I do believe that the market is signaling that neither the Bush administration throughout 2008, and the Obama administration since his inauguration in January 2009, have come up with an effective solution for the problems in our financial institutions.  Those who would never give the Obama administration a chance, and want him to fail, will criticize everything that is done and will not credit him with any successes that may ensue from plans and programs already adopted, like the stimulus bill, or subsequent plans, including uses of the TARP funds and the new TALF program.  MarketWatch  He is damned by those people no matter what happens. If success does not come this week or later this month, then those individuals who despise Obama will blame him for every actual or perceived adverse development that comes along, including every down day in the market like Cramer is doing now.   I am not talking about individuals who are open minded here,  but individuals whose most dominant personality trait is an overwhelming ideology that colors and distorts all of their perceptions. I call them the True Believers.  All societies have them by the droves. In Afghanistan, for example, they would be called the Taliban. I know that Bush and Paulson failed to deal effectively with the crisis.  I withheld judgment until I could see whether their actions worked or merely delayed the meltdown.   I am going to withhold judgment on Obama's efforts probably for the next six months, when I will allow myself to start formulating a judgment based on the then available evidence.  If I judge him to be unsuccessful, then there is no ideology preventing me from coming to that conclusion, and I will just say so.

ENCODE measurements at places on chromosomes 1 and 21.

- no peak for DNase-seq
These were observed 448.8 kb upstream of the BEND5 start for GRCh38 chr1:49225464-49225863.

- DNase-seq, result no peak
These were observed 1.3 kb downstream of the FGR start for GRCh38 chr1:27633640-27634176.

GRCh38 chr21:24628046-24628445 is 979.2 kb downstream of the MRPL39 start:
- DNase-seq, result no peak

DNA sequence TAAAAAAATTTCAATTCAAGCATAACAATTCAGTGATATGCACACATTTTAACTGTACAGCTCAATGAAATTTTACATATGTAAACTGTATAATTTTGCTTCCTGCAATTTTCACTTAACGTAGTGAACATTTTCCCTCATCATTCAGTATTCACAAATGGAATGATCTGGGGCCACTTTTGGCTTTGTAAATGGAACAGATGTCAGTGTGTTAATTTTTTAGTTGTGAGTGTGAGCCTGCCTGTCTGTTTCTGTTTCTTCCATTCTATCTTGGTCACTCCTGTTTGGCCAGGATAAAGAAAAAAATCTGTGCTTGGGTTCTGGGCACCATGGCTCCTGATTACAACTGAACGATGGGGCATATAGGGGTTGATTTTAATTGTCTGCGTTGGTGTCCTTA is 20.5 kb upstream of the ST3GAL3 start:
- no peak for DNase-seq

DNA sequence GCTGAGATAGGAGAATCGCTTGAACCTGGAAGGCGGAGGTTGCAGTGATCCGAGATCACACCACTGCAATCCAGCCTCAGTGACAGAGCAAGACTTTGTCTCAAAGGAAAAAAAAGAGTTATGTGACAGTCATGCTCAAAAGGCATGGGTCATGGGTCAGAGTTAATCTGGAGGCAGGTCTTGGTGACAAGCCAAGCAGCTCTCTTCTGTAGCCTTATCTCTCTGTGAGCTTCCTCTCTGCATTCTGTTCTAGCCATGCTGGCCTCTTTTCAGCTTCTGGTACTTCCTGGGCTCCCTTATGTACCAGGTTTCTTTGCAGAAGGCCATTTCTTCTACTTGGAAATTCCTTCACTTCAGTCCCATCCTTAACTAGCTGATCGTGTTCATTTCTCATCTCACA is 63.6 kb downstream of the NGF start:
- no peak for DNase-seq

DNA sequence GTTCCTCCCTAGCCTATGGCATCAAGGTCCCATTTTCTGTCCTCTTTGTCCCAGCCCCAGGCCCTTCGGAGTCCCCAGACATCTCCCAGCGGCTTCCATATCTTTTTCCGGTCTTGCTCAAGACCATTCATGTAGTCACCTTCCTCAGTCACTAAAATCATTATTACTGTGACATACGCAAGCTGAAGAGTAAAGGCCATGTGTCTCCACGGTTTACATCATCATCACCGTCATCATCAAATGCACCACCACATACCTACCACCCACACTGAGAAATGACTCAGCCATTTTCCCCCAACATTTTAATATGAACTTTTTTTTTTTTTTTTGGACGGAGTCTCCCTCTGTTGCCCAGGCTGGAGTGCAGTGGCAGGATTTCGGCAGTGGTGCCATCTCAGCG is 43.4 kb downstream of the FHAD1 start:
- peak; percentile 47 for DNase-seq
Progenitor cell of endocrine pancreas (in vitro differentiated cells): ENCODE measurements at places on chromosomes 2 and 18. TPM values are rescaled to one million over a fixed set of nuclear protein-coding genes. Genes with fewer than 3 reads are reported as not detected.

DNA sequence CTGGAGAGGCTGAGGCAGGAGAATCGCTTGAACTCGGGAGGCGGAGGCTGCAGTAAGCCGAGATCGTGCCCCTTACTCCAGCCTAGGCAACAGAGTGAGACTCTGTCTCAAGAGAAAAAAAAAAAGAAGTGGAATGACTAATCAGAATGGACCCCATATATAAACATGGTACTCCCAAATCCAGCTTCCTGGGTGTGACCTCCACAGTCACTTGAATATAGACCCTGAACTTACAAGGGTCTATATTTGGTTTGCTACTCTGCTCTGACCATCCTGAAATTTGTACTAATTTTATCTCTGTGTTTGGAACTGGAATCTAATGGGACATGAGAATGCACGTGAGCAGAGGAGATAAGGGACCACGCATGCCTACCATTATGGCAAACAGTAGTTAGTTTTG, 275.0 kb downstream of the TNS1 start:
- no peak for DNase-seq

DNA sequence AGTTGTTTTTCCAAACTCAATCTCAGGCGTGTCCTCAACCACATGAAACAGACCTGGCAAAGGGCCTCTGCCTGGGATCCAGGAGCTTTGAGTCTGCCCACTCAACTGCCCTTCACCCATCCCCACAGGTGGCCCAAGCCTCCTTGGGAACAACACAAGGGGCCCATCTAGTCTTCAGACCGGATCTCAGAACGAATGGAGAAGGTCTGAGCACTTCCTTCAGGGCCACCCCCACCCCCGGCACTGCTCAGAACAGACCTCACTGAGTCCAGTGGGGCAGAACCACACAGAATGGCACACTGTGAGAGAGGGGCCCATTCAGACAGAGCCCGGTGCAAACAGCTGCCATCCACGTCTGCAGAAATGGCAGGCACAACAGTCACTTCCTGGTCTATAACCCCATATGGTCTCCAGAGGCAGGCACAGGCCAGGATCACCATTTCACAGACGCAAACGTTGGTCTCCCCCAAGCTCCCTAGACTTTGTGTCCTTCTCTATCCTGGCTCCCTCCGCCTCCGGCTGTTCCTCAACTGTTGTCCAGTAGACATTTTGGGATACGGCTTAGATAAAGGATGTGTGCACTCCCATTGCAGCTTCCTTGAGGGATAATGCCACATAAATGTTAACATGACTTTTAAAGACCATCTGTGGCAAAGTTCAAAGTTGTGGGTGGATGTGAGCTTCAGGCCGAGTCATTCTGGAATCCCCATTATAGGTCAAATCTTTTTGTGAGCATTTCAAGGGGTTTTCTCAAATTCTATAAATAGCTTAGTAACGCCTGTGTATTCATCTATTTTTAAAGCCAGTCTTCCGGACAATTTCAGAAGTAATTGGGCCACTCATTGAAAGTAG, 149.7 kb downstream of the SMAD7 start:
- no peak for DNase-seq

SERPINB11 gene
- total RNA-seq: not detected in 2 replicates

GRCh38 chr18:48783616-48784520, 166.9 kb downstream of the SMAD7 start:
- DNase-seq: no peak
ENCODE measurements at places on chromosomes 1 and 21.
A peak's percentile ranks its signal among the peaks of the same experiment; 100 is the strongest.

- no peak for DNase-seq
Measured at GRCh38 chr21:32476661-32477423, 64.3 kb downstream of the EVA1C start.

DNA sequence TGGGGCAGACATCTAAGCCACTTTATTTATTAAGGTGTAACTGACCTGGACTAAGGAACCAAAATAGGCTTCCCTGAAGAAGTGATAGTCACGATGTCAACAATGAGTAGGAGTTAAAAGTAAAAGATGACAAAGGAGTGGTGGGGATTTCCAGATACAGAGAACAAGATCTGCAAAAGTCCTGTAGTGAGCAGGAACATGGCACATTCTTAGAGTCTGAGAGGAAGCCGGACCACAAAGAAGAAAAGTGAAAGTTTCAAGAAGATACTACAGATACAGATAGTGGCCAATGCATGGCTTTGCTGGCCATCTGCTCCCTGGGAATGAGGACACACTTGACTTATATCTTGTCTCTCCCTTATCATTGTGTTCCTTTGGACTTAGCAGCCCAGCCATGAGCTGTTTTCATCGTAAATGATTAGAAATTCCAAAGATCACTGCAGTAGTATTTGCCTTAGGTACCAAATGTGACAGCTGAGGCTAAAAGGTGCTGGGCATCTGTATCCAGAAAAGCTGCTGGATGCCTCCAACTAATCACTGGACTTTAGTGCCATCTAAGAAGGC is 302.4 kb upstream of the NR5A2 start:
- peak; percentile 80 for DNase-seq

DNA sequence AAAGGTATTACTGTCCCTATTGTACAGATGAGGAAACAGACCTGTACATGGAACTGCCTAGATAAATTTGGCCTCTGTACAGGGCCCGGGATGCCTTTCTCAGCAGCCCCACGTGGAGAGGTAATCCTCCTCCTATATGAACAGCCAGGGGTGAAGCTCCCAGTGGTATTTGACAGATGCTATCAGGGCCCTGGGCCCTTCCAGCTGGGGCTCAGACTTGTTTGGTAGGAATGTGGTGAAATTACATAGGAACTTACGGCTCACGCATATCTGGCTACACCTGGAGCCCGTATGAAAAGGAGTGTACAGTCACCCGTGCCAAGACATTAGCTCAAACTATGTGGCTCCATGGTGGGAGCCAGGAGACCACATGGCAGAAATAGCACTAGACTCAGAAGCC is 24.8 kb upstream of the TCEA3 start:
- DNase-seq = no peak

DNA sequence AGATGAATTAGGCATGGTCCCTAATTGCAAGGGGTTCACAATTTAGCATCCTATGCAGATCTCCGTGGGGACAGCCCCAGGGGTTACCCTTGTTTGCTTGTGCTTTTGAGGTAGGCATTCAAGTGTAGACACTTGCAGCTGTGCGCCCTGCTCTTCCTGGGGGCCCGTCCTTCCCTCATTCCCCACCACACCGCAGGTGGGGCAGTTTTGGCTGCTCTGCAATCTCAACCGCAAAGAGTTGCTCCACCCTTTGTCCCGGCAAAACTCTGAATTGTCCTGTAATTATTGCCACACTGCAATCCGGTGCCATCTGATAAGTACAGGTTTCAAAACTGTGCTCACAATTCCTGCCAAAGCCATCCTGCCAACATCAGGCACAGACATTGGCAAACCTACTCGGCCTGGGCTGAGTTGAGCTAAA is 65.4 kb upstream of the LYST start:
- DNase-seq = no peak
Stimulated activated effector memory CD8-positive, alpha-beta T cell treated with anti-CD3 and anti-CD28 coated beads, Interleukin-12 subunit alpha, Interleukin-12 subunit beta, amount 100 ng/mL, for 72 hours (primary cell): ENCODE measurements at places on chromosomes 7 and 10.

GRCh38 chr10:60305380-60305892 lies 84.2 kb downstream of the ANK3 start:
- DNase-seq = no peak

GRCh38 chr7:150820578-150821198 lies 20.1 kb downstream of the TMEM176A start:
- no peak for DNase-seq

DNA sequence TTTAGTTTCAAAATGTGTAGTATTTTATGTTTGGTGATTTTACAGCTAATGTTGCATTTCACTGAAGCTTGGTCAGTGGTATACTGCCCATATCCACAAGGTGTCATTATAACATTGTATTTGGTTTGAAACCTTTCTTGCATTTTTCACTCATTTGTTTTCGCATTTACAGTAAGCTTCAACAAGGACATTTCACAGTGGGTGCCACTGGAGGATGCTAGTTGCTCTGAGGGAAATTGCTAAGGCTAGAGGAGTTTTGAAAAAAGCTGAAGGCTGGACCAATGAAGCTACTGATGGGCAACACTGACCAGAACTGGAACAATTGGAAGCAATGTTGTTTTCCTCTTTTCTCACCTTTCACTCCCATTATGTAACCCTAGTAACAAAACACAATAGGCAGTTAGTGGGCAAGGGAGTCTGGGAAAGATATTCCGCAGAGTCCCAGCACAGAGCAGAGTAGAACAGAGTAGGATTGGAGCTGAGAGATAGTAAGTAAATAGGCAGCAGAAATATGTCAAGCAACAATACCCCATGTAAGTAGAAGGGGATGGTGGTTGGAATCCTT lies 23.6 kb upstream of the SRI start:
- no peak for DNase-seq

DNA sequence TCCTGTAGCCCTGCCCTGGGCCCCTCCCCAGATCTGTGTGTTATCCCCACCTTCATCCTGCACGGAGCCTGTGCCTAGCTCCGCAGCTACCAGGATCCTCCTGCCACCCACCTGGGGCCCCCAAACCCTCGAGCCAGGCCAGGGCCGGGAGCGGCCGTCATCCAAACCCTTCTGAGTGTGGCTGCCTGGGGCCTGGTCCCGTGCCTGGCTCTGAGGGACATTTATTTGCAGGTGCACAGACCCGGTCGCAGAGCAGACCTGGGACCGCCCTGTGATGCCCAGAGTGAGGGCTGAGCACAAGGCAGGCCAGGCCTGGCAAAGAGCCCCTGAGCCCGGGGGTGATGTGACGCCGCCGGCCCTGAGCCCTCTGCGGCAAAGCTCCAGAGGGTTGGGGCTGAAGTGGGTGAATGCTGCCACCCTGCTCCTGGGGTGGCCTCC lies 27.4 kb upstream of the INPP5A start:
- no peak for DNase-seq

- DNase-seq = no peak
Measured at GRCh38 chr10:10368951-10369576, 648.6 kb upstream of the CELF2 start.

The tax increases proposed in the budget, which of course is not a law, take effect in fiscal 2011, which I believe starts in September 2010. Political Punch: Obama's Budget: Almost $1 Trillion in New Taxes Over Next 10 yrs, Starting 2011  Cramer would have a lot of appeal to those who wrote comments to the ABC story linked above.  He must be channeling their anger and kowtowing to their prejudices. Those comments are just fascinating to me. See also,

 I sold yesterday a GE Capital note near par value, at 98, which matures in almost 3 years.   This was five bonds. I may put 1/5th of the proceeds in a longer dated GE bond that almost yields 10% now.    I have another partial Roth conversion that will probably take place today.

I am going to ease my restrictions in the retirement accounts to allow for the purchase of junior investment grade bonds and senior junk bonds, primarily to stay busy and secondarily to try and take advantage of some opportunities-hopefully they turn out to be opportunities.  I am going to continue excluding equity preferred stocks and common stocks, but will allow some purchases of debt preferred or Trust Preferred in my retirement accounts only.   I added in my retirement account yesterday 50 shares of JWF, a Trust Preferred issue of Wells Fargo at 10.51.    
JWF is a junior debt security which is sometimes called a Trust Preferred.  It would be senior in priority to equity preferred and to common stock.  While I am very reluctant to add bank debt preferred issues, I am more comfortable buying those issued by Wells Fargo and J P Morgan, at least for now, than from Citigroup or Bank of America.  I will not touch a Citi Trust Preferred under any circumstances.  I may add a very small position in a BAC junior debt issue only when I can secure a 25% yield which almost came to pass yesterday.   I recently sold a significant position in BAC debt maturing in a few years.